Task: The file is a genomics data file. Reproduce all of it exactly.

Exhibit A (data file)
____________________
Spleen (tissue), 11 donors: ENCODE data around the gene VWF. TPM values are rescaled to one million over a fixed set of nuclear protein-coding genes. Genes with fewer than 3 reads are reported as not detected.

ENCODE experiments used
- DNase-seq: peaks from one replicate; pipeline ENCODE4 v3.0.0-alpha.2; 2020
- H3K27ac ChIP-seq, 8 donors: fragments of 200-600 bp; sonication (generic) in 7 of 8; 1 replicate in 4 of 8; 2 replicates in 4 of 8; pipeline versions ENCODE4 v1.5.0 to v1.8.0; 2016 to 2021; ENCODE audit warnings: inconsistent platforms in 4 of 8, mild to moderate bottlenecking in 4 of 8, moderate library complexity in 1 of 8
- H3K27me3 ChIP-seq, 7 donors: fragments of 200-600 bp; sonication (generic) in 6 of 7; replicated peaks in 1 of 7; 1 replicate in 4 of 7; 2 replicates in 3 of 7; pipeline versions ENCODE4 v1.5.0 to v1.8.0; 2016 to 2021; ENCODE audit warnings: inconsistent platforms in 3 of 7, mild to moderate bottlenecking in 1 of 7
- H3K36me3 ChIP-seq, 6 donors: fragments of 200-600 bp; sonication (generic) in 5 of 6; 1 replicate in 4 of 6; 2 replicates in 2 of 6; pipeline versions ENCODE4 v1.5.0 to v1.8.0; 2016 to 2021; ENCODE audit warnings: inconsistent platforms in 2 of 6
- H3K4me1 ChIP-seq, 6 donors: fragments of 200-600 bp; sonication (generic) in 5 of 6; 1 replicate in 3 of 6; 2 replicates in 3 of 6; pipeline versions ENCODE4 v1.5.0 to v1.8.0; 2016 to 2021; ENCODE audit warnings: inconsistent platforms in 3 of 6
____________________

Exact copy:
Spleen (tissue), 11 donors: ENCODE data around the gene VWF. TPM values are rescaled to one million over a fixed set of nuclear protein-coding genes. Genes with fewer than 3 reads are reported as not detected.

ENCODE experiments used
- DNase-seq: peaks from one replicate; pipeline ENCODE4 v3.0.0-alpha.2; 2020
- H3K27ac ChIP-seq, 8 donors: fragments of 200-600 bp; sonication (generic) in 7 of 8; 1 replicate in 4 of 8; 2 replicates in 4 of 8; pipeline versions ENCODE4 v1.5.0 to v1.8.0; 2016 to 2021; ENCODE audit warnings: inconsistent platforms in 4 of 8, mild to moderate bottlenecking in 4 of 8, moderate library complexity in 1 of 8
- H3K27me3 ChIP-seq, 7 donors: fragments of 200-600 bp; sonication (generic) in 6 of 7; replicated peaks in 1 of 7; 1 replicate in 4 of 7; 2 replicates in 3 of 7; pipeline versions ENCODE4 v1.5.0 to v1.8.0; 2016 to 2021; ENCODE audit warnings: inconsistent platforms in 3 of 7, mild to moderate bottlenecking in 1 of 7
- H3K36me3 ChIP-seq, 6 donors: fragments of 200-600 bp; sonication (generic) in 5 of 6; 1 replicate in 4 of 6; 2 replicates in 2 of 6; pipeline versions ENCODE4 v1.5.0 to v1.8.0; 2016 to 2021; ENCODE audit warnings: inconsistent platforms in 2 of 6
- H3K4me1 ChIP-seq, 6 donors: fragments of 200-600 bp; sonication (generic) in 5 of 6; 1 replicate in 3 of 6; 2 replicates in 3 of 6; pipeline versions ENCODE4 v1.5.0 to v1.8.0; 2016 to 2021; ENCODE audit warnings: inconsistent platforms in 3 of 6